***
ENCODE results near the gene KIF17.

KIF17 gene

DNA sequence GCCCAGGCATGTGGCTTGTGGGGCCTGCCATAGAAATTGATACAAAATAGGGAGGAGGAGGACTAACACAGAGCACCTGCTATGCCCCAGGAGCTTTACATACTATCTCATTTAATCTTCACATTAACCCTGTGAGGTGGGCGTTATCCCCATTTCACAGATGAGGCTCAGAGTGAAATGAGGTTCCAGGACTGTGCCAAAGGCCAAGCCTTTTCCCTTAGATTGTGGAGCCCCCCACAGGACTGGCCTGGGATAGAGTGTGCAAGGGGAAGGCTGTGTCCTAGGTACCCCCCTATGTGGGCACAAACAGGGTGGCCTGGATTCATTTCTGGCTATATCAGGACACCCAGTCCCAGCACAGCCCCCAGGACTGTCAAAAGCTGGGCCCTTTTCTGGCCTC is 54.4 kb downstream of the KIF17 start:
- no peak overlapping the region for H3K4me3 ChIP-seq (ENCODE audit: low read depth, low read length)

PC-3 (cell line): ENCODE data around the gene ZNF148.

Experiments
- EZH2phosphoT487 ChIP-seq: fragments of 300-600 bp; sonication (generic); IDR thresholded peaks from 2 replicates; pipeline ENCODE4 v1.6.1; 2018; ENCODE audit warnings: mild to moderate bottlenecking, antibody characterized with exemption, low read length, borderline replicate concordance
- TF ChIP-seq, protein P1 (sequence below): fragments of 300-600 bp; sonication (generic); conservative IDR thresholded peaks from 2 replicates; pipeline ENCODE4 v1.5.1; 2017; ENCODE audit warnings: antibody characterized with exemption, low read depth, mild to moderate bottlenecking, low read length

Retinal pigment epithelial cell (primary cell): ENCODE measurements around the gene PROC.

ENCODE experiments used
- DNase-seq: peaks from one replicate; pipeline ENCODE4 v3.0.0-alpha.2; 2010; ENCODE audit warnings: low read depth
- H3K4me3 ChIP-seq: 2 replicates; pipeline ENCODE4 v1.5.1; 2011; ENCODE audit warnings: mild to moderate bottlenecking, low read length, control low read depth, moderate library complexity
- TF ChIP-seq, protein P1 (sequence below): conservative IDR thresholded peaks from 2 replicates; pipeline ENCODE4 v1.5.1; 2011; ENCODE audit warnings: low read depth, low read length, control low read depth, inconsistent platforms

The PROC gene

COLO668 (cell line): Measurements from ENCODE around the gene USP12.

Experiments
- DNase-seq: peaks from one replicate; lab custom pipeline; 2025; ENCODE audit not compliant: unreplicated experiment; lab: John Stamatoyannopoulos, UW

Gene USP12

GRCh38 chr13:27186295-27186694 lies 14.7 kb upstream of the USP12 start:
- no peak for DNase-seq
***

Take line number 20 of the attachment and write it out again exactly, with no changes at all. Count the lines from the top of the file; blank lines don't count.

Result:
- no peak for DNase-seq